Tanner & Leah: Servant Hearts Raised in Starkville

Article by Richelle Putnam

Besides being Miss Mississippi 2017 pageant contestants, Tanner Fant and Leah Gibson have a few things in common. Both are proud Starkville, Mississippians and both are community servants.

Tanner, the 2017 Miss Mississippi runner-up, grew up performing at local Miss Mississippi preliminaries, including the Miss Mississippi State University pageant, and was selected as Miss Mississippi Magnolia princess for three years. Exposed to the world that is “Miss Mississippi” before her transition to contestant, she said, “I was cast as a production dancer for the state pageant and immersed in the backstage life and welcomed by the countless volunteers and backstage crew.”

Leah, on the other hand, was an introvert and started out in pageants against her will. Her middle school teacher encouraged Leah to enter a pageant, “So I finally went out and got the dress,” she said. Her mom, however, seeing that the tool needed ironing, ended up burning it. “On top of being completely scared out of my mind, but really excited, I had to continuously shift my dress before I walked out on stage because there was a huge hole in the tool.” Leah won a beauty spot, but it was being on stage and seeing the captured audience that had her hooked. Years later, she was named Miss University and was inducted into the Ole Miss Hall of Fame.

Entering Miss Mississippi takes confidence, talent, physical fitness and determination. Plus, it means going up against the best from every region of the state.

Tanner knew that going into pageants would be competitive, “But I personally thrive under that pressure,” she said. Competitiveness motivates and makes her prepare. “I not only put my best foot forward during the week of Miss Mississippi, but I relaxed during the week knowing I was fully prepared.”

“Pageants are subjective to a person’s perspective and their opinion,” Leah said. “You can’t take it personally.” She added that hours spent studying for interviews and days spent at the gym improved many skills, from interview to presentation. She was also in shape and healthy enough to accomplish more things in athletics.

Hearing her name called as 2017 Miss Mississippi first runner-up, Tanner’s first thought was “I finally get to eat a Freshman 15 burger and salted caramel milkshake from Bulldog Burger after six months of hardcore training.”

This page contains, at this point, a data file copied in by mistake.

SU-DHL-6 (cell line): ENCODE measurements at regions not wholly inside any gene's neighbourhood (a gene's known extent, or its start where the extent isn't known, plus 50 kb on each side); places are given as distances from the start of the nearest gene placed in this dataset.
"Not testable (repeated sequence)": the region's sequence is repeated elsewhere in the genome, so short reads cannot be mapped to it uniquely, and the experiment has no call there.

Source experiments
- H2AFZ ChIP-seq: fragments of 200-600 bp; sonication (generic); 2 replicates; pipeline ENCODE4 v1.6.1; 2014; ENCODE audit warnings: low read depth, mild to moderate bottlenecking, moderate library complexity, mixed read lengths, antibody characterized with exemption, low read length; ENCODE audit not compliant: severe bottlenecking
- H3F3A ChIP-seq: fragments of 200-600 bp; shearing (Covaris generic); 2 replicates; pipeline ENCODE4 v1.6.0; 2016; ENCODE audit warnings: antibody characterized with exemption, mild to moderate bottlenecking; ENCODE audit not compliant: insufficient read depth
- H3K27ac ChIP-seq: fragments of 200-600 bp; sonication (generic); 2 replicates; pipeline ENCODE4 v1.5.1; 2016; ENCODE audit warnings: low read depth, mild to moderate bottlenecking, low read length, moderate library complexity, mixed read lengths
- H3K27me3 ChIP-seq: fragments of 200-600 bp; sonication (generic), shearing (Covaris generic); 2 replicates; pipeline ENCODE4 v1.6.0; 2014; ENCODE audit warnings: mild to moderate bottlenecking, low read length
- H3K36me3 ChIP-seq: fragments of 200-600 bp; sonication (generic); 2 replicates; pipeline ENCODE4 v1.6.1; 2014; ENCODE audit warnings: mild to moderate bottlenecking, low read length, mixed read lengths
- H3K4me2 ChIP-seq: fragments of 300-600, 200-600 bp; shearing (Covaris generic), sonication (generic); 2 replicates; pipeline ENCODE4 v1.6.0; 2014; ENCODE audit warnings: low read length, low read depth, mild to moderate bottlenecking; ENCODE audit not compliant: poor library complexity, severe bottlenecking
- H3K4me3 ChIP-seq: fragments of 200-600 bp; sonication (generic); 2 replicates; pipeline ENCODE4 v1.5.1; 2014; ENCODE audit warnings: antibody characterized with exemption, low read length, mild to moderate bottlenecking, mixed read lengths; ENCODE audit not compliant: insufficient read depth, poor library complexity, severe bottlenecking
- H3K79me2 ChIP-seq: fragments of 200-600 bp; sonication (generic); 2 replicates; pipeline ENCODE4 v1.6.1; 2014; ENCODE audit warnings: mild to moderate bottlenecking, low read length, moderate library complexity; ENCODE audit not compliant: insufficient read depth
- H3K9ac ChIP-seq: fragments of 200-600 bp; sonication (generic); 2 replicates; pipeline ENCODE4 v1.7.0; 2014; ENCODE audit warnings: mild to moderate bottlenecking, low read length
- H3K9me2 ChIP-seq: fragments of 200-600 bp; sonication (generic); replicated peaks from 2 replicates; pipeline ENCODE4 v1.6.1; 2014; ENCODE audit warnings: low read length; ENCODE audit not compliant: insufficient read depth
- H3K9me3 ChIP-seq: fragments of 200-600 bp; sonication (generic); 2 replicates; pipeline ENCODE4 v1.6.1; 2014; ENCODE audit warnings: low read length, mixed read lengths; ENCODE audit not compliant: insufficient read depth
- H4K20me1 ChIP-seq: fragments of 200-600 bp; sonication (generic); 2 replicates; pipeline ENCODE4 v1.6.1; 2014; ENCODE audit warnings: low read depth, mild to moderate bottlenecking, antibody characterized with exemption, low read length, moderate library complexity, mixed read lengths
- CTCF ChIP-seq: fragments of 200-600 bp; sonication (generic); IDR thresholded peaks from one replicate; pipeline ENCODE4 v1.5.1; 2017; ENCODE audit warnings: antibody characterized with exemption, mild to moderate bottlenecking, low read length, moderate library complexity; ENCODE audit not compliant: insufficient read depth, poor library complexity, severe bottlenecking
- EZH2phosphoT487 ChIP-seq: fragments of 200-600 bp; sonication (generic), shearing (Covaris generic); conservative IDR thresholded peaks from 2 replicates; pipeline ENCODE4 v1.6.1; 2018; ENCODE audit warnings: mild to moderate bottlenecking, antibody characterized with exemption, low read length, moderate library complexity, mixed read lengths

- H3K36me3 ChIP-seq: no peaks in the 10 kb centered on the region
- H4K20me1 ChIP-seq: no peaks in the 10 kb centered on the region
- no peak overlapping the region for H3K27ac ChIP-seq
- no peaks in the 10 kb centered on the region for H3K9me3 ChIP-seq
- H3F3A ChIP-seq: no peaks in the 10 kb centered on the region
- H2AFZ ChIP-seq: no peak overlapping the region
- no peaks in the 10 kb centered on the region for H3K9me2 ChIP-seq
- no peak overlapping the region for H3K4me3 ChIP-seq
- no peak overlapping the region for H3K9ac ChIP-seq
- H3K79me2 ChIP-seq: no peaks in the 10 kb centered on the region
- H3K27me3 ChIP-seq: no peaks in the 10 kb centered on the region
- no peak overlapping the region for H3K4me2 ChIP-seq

Community Service is possibly the most important thing Tanner and Leah have in common. Tanner received the Quality of Life Award and Leah was runner-up.

“Winning the Quality of Life Award felt like winning Miss Mississippi,” said Tanner, who, at the age of 14, started the “Let’s All Dance” program for children with special needs. Six years later, the program transformed into four sectors: a program for children with special needs, a program for individuals in assisted living or nursing homes, free after school programs for children who cannot afford to take dance classes, and master dance classes that raise money for Children’s Miracle Network. “My goal for “Let’s All Dance” is to create an inclusive, more unified Mississippi by giving every person the opportunity to participate in the arts,” Tanner explained. She credits the program’s success and the Quality of Life Award to the encouragement and guidance of the Starkville community.

Leah’s platform, highway safety, was her passion and the pledge she made going into high school, because car accidents remain the number one killer of teens. “I think people understood my position and I was making a difference in the community,” Leah said. People still come up to Leah to say they wear their seatbelt now and that no one will text and drive. “Sometimes, you don’t know if you are resonating with the audience, but when you see the impact you’ve made, that’s the best pay off. Driving safety is something everyone finds a connection to.”

For the future, Tanner dreams of moving to New York and dancing with a professional contemporary company or on Broadway.

“But I can only dance professionally so long before my body literally gives out on me,” Tanner said, and that’s where her additional studies come into play. While choosing a major in dance, specializing in performance and choreography, with a minor in psychology and public relations, Tanner plans to combine her areas of study to build a productive, quality future for those in need by establishing “Let’s All Dance” as a national nonprofit organization and outreach program.

Even in high school, Leah wanted to work in journalism and at 15, she started a website called “The Leah Show,” where she was the voice of people who didn’t have a voice in the community. “Hopefully we can revive the Leah show,” Leah said, “Because we have more in common than we have differences.”

For girls entering the pageant world, “There is not a thing or title in this world that is worth sacrificing your self-worth over,” Tanner said.

“Just because you’re not the loudest person in the room doesn’t mean that your opinion is not important,” Leah said. “Everyone has a part to play.”

Advertisements